Explore recent business activities and industry trends that support your efforts. This is an important place to include statistics and studies as well as anticipated upcoming trends. In addition, this section of your channel business plan should briefly discuss the profile of your ideal partners as well as the customers you’ll serve through these partnerships.
Operational and Management Strategies
In this section, you’ll dig into your team and resource needs for accomplishing the plan. It’s essential to include this early on as it’s a vital part of the “ask” involved in a channel partner business proposal. Highlight any new hires, such as a designated CAM to grow the channel.
Specify what involvement you will need from other teams, such as new resource development from Marketing or prospecting calls from Sales. This section should also detail different resources you anticipate using, such as PRM software to streamline and scale management demands as the channel grows.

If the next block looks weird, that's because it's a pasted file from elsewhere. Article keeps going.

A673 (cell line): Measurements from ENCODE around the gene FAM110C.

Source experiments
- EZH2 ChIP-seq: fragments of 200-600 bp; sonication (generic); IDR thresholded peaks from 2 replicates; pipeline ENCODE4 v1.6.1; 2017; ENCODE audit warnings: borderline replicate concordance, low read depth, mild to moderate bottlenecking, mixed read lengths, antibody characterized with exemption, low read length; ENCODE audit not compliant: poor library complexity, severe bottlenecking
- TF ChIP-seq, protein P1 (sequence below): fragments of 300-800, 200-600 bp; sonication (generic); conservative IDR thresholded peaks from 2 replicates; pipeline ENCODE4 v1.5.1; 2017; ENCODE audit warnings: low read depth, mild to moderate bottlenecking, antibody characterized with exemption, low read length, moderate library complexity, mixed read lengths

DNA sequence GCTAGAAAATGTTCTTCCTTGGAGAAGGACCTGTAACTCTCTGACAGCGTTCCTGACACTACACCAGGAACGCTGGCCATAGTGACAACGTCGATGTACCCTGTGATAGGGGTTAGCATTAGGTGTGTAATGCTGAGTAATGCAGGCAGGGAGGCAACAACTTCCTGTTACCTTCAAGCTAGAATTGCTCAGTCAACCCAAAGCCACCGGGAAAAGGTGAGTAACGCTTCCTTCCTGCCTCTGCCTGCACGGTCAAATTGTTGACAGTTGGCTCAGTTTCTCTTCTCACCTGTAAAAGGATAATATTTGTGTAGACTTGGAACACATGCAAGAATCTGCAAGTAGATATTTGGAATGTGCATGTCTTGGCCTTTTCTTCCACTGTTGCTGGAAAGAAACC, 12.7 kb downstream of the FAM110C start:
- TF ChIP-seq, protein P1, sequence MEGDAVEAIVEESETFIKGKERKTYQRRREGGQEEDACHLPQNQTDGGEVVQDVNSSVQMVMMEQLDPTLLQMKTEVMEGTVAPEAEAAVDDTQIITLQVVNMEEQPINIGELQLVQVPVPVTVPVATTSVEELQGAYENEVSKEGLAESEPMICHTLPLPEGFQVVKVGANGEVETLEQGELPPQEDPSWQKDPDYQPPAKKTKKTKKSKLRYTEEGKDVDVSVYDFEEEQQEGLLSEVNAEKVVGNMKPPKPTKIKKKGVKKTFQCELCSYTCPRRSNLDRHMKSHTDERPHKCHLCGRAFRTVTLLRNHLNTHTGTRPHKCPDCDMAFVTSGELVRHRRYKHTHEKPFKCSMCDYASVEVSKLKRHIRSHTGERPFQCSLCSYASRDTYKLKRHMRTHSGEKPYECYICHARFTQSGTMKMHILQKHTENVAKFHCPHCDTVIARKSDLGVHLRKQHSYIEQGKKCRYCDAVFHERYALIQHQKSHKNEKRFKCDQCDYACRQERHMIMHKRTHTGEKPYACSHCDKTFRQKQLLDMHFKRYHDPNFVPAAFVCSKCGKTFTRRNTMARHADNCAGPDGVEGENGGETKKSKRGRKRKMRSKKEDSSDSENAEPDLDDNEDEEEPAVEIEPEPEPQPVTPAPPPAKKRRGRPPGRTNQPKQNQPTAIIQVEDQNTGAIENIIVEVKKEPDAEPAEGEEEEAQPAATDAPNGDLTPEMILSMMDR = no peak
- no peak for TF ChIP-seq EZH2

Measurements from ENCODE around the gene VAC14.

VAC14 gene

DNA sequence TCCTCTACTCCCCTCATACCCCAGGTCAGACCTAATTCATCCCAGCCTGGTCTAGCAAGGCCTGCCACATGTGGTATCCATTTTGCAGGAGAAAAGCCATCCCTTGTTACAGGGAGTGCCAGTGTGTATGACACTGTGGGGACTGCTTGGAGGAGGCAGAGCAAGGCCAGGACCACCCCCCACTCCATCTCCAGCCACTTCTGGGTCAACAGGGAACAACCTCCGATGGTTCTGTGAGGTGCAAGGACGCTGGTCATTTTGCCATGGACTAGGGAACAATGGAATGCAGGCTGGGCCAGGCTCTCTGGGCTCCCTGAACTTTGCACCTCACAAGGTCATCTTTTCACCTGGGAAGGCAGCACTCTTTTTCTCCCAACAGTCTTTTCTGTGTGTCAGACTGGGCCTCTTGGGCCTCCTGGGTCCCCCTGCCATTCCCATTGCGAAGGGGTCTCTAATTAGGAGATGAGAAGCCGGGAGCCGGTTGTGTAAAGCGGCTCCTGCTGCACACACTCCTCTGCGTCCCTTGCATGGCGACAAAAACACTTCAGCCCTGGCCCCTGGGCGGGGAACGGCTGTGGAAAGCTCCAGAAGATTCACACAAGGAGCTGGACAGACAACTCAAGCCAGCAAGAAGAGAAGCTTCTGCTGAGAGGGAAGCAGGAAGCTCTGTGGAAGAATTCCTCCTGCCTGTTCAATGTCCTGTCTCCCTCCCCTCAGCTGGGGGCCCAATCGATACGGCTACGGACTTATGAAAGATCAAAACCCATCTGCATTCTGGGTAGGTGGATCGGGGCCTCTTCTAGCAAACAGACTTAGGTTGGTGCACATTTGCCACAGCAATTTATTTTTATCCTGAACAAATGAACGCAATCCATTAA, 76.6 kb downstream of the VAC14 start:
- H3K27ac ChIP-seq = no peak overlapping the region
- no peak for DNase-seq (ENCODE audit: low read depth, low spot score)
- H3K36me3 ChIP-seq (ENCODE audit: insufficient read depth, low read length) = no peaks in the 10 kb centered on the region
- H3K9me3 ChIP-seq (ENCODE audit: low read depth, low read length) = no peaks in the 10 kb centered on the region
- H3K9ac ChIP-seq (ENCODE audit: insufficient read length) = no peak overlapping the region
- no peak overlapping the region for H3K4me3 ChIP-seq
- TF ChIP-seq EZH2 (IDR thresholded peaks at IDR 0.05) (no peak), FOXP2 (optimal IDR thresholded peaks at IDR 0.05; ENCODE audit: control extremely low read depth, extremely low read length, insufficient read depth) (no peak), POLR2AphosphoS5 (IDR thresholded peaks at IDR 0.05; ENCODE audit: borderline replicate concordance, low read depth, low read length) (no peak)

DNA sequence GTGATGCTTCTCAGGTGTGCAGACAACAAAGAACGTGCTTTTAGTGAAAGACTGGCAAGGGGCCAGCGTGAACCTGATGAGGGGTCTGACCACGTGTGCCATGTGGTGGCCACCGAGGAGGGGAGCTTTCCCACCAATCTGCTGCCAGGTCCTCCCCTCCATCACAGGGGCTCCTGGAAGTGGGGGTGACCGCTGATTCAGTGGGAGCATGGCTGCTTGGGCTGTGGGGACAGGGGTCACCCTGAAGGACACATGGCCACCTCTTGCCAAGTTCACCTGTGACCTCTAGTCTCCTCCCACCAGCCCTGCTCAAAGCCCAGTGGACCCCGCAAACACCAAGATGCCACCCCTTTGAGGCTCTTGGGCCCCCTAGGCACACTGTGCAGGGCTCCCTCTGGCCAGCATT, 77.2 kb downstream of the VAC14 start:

Goals & Objectives
This portion of your channel sales business plan is all about what you hope to achieve. First, describe the KPIs and OKRs associated with your program. These should be specific and realistic enough to attain. Don’t include stretch goals just to impress your leadership team — focus on achievable milestones that future efforts will build upon.
Ladder the program’s goals to broader sales initiatives to demonstrate how partners can effectively help the company enter new markets, promote new products, and more. This is an important strategy for ensuring cross-functional buy-in and improving collaboration as each team will know exactly how they’re contributing to broader company objectives.
For example, let’s say your company aims to expand into international markets. Your channel sales business plan can highlight how you would nurture strategic partnerships within priority regions, helping them generate traction on an expedited timeline while building brand equity the Direct Sales team can leverage for their own goals.